In a world of crunched corporate budgets and proliferating online open calls, AIGA this week affirmed its longstanding policy against speculative work—work done prior to engagement with a client and in anticipation of being paid if selected. After reviewing the policy in the context of the changing marketplace, the AIGA board of directors maintains that spec work “can compromise the benefits of effective design for both clients and designers—and that a designer fully engaged in a client’s business challenges is necessary to an effective solution.” The professional association for design says that it recognizes that the decision to engage in spec work is up to individual designers. At the same time, AIGA is committed to making designers aware of the associated risks. “By providing educational information on what it means to do work without the promise of compensation, and the resulting risks for both the client and the designer, we hope to empower every designer to make an informed and intelligent decision on an individual basis,” said AIGA executive director Richard Grefé in a statement issued this week. Read on for AIGA’s full, updated position on spec work.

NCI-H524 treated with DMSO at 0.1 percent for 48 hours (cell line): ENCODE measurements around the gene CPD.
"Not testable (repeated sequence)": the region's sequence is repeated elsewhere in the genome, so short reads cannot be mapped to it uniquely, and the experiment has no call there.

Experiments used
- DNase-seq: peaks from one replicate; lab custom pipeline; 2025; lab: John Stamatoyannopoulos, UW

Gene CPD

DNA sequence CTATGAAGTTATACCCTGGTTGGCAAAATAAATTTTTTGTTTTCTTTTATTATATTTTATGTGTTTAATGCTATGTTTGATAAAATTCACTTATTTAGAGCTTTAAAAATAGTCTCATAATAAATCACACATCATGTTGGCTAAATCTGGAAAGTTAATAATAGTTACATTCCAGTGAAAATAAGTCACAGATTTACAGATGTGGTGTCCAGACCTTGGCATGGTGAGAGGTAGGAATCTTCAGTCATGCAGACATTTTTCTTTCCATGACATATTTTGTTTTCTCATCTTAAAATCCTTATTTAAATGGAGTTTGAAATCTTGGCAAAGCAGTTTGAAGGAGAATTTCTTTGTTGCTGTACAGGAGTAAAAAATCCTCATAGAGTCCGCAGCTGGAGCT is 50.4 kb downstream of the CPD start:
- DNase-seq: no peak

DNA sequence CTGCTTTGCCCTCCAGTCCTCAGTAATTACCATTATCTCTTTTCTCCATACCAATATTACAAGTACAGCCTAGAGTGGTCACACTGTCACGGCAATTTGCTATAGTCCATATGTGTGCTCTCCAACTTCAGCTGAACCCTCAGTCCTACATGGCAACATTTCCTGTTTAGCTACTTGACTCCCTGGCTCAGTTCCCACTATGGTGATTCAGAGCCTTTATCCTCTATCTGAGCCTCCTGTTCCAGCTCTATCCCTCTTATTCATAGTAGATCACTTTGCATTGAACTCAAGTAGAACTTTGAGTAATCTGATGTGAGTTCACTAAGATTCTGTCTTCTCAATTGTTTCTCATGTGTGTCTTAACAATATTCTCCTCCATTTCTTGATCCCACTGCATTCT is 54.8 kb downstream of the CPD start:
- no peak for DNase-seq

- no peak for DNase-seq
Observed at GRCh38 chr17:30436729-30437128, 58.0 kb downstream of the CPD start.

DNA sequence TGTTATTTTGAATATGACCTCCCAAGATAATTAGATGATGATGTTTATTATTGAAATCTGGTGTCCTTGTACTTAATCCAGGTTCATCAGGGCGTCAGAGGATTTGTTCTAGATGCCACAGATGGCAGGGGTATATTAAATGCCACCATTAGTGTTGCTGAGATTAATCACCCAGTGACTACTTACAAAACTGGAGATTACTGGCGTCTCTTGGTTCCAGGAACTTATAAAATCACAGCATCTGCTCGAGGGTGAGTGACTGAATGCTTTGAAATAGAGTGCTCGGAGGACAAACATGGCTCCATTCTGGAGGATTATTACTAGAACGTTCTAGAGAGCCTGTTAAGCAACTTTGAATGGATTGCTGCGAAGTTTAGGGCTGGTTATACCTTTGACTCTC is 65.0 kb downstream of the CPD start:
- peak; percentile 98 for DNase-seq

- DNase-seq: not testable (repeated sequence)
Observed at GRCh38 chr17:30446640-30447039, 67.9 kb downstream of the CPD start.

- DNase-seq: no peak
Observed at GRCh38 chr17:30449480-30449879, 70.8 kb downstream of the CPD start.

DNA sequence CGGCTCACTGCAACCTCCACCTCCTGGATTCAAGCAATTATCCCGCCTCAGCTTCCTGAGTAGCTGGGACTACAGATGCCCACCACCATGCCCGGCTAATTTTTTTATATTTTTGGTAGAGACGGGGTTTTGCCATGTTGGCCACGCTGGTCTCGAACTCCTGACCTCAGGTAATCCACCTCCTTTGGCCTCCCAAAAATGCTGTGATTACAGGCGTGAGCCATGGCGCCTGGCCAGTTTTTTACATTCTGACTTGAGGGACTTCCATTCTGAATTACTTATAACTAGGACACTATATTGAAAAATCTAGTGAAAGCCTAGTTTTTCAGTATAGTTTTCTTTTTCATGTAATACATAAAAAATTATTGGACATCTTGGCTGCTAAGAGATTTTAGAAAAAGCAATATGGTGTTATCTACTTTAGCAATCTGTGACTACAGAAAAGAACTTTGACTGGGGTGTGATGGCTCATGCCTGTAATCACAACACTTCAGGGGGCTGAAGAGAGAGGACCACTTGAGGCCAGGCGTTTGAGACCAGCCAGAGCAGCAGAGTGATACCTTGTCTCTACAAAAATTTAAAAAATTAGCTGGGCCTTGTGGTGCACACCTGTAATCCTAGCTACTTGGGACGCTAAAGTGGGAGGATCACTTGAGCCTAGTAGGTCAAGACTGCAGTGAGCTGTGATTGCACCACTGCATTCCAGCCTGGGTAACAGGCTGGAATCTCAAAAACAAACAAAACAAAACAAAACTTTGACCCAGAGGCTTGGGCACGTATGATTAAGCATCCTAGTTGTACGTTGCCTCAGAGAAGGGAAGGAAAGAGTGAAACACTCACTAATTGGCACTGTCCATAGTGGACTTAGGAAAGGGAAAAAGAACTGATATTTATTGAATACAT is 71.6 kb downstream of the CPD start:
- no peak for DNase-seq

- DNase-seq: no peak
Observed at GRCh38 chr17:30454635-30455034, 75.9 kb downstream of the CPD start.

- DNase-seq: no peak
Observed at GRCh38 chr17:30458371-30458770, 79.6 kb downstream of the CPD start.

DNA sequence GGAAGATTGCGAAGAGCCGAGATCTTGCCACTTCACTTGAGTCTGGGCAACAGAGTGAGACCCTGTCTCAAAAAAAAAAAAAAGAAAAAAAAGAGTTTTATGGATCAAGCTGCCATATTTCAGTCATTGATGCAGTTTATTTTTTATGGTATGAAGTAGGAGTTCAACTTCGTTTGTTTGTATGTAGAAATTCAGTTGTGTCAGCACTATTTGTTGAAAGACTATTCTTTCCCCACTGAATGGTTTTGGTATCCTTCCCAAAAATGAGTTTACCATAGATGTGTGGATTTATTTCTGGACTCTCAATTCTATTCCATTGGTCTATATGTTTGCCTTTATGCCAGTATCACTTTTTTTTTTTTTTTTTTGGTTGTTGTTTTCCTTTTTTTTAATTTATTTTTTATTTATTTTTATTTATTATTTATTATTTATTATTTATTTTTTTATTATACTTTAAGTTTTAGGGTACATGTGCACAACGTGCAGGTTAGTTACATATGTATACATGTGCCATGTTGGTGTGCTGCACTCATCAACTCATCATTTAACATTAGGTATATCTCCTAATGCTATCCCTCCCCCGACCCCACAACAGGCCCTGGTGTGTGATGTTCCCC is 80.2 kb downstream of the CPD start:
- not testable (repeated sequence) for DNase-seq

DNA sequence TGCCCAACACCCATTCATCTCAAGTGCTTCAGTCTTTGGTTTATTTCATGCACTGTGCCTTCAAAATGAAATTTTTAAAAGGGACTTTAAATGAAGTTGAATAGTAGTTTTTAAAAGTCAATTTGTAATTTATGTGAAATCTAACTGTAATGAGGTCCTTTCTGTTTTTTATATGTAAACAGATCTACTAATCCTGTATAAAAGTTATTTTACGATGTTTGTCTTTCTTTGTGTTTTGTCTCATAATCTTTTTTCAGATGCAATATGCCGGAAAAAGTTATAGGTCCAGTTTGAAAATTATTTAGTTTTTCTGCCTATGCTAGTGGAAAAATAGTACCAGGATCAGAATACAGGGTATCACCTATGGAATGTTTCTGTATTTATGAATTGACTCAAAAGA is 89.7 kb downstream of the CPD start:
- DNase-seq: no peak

(Image: Von for No!Spec)